Thus, the constructiveness of ‘performativity’ is the discursive practice in which the performative utterance (perlocutionary act) establishes or produces the object it names. What needs illustration is that the performativity is by no means an “efficacious expression of a human will in language” (2011: 139), instead the signification function of utterances as ‘alterity’ in which as the reiterated citation of the entire normative discourse system, “the understanding of performativity not as the act by which a subject brings into being what she/he names, but, rather, as that reiterative power of discourse to produce the phenomena that it regulates and constrains” (2011: xii). Since the subject is only an empty place to acquire sociocultural construction and anticipate language to permeate, the constructed subject can only be embodied in the surface of the body in a concrete schema, “through a stylised repetition of acts. The eﬀect of gender is produced through the stylisation of the body and, hence, must be understood as the mundane way in which bodily gestures, movements, and styles of various kinds constitute the illusion of an abiding gendered self” (2006: 191).
Regarding the stylised representation of the bodily construction, Butler analysed the meaning of ‘inscription’ in Foucault’s ‘the model of the bodily cultural inscription’ in order to strengthen the thoroughness of her concept of body construction. According to Butler, “inscription” indicates the origin of the stylised body which is the discourse/power inscribes itself on the surface of the body through events, whereby the surface of the stylised body is a ‘text’. Notwithstanding, there might be a paradox of body inside Foucault’s inscription model, “Although Foucault appears to argue that the body does not exist outside the terms of its cultural inscription, it seems that the very mechanism of “inscription” implies a power that is necessarily external to the body itself.” (1989: 603), hence, no matter how to grasp the “inscription”, this mechanism is easy to elicit, “constructed” or “inscribed” body has an ontological status apart from that inscription, precisely the claim that Foucault wants to refute.” (1989: 603). The constructed body does not mean the presupposition of a pure material body as a carrier or correlate to a ‘whiteboard’ enduring subsequent cultural inscriptions on the time series. Correspondingly, the construction is not Zeus’s ‘inscription’ to Pandora, which supplements radiant styles to a mass of earth. Gender performativity is not the cultural representation of a naturalised body, nor a casting of discourse upon the pre-discourse body, but as a discursive production of repetitive disciplined practices.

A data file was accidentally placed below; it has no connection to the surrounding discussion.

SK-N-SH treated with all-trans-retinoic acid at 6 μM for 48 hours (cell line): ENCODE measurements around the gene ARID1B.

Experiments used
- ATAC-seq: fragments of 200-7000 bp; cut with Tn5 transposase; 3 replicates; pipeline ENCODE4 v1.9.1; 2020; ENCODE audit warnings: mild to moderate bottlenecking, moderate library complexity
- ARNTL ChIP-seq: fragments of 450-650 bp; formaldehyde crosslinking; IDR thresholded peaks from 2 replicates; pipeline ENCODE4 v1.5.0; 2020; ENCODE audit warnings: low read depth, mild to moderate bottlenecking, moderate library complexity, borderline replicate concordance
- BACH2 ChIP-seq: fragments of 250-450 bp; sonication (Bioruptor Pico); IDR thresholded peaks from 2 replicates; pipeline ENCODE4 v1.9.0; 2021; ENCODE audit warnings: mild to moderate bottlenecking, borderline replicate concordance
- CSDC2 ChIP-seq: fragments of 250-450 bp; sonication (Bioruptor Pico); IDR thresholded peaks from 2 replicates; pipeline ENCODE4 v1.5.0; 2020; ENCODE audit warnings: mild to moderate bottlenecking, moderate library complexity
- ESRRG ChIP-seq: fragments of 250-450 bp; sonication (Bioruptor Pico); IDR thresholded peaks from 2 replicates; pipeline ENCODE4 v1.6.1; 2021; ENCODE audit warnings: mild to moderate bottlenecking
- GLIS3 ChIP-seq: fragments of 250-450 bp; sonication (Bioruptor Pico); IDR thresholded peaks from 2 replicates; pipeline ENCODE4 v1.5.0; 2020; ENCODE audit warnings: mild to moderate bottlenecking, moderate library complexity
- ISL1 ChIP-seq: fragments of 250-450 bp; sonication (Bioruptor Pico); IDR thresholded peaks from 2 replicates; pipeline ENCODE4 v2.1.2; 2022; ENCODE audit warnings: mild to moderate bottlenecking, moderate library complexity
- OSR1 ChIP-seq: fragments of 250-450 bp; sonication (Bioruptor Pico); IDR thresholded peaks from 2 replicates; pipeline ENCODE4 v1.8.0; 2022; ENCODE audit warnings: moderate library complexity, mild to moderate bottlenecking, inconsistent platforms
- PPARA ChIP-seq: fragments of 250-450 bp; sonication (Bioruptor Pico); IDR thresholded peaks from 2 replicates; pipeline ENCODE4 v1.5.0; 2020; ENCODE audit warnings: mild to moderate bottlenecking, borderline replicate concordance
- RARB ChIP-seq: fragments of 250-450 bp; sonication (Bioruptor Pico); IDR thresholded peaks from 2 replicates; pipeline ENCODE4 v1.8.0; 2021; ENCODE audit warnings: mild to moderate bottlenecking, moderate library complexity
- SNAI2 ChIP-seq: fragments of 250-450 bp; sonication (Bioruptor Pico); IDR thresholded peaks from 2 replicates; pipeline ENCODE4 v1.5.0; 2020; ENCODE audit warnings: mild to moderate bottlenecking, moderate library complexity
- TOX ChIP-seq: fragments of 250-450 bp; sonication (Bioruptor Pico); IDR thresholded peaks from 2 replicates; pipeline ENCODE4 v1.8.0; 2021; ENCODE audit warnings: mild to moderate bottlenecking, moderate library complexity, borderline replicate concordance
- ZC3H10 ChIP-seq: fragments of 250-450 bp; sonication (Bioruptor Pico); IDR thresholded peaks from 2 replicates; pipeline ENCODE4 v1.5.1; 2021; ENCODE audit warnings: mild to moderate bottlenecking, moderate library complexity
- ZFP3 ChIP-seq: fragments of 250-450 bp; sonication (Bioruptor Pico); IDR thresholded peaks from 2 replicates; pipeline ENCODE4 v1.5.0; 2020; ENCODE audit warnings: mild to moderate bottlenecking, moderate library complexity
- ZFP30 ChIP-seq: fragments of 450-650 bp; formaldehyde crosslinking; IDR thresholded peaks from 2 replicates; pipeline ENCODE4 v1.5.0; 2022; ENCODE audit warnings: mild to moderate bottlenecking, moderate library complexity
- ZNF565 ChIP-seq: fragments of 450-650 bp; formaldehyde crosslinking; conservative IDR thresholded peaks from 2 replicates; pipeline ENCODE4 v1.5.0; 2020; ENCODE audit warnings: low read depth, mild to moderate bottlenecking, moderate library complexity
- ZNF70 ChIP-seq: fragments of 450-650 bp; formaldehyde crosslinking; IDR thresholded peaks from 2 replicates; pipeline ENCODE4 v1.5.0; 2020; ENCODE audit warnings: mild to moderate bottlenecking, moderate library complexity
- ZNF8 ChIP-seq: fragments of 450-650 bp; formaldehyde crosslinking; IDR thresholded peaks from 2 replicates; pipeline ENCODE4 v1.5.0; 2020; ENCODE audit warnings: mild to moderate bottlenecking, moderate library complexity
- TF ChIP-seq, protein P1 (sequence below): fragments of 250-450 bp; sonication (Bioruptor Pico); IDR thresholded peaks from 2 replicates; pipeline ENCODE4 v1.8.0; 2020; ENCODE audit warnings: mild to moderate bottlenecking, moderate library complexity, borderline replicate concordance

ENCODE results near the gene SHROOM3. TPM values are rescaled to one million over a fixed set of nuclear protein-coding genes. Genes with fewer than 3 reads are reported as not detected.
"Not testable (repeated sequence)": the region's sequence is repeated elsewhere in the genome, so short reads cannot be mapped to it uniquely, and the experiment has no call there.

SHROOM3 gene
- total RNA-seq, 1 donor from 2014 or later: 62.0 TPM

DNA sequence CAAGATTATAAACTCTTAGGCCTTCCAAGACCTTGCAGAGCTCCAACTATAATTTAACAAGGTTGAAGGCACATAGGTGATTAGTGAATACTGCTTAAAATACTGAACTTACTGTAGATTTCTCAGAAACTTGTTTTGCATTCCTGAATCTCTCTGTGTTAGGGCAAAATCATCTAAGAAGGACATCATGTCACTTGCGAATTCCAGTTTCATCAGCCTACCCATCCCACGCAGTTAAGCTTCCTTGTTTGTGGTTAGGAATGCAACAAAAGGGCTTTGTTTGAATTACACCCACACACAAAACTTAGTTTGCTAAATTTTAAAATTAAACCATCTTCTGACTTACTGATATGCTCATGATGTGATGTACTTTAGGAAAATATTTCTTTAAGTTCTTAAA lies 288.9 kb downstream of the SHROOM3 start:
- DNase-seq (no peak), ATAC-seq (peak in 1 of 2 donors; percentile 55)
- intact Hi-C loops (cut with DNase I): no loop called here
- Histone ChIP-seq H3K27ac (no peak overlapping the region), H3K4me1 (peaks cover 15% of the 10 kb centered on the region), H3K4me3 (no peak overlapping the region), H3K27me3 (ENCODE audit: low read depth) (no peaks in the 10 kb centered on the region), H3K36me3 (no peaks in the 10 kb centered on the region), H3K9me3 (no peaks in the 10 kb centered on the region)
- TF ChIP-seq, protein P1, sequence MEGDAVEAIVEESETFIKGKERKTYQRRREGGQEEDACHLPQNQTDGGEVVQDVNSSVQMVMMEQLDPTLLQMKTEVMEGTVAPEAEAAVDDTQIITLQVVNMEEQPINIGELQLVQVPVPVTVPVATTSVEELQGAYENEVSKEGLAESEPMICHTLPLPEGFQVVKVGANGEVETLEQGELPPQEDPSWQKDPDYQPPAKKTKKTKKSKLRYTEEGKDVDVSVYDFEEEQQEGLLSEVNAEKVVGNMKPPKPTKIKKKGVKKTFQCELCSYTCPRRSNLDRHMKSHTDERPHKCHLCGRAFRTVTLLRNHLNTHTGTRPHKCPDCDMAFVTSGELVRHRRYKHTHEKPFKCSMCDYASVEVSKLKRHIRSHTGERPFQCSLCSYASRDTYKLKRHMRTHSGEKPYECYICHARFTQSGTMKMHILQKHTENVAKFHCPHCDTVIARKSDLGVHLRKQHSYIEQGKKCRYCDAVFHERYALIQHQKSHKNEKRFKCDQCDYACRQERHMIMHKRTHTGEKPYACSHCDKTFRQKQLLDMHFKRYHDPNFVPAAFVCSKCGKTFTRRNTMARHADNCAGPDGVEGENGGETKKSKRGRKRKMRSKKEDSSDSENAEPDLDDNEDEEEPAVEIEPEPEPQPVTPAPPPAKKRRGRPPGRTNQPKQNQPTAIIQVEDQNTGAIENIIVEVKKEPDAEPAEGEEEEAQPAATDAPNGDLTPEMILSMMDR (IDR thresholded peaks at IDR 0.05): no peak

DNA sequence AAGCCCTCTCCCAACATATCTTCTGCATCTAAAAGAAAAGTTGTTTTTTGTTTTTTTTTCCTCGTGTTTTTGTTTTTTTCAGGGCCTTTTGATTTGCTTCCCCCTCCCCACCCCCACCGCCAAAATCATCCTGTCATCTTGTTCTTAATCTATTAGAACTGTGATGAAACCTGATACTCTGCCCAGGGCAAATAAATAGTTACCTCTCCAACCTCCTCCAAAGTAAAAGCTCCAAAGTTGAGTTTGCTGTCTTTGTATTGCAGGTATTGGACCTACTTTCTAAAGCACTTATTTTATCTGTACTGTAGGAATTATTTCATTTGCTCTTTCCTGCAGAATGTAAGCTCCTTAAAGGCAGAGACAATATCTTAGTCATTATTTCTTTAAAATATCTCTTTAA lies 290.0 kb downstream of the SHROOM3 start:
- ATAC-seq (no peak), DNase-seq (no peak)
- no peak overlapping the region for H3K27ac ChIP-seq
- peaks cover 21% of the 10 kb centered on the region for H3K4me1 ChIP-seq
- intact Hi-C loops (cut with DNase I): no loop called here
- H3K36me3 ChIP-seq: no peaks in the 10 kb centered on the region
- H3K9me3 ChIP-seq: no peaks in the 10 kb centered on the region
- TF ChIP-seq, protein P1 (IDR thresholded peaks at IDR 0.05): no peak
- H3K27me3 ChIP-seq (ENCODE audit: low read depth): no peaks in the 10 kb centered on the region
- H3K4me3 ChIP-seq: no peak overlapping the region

Butler, J. (1987). Subjects of Desire: Hegelian Reflections in Twentieth-century France. New York: Columbia University Press.
Butler, J. (1989). “Foucault and the Paradox of Bodily Inscriptions” in The Journal of Philosophy, Vol. 86(11), pp.601–607.
Butler, J. (2006). Gender Trouble: Feminism and the Subversion of Identity (3rd ed.]. ed., Routledge classics). New York: Routledge.
Butler, J. (2011). Bodies That Matter: On the Discursive Limits of “Sex” (Routledge Classics). London: Routledge.
Sartre, Jean-Paul. (2013). Being and Nothingness: An Essay on Phenomenological Ontology (Routledge Classics). London: Routledge.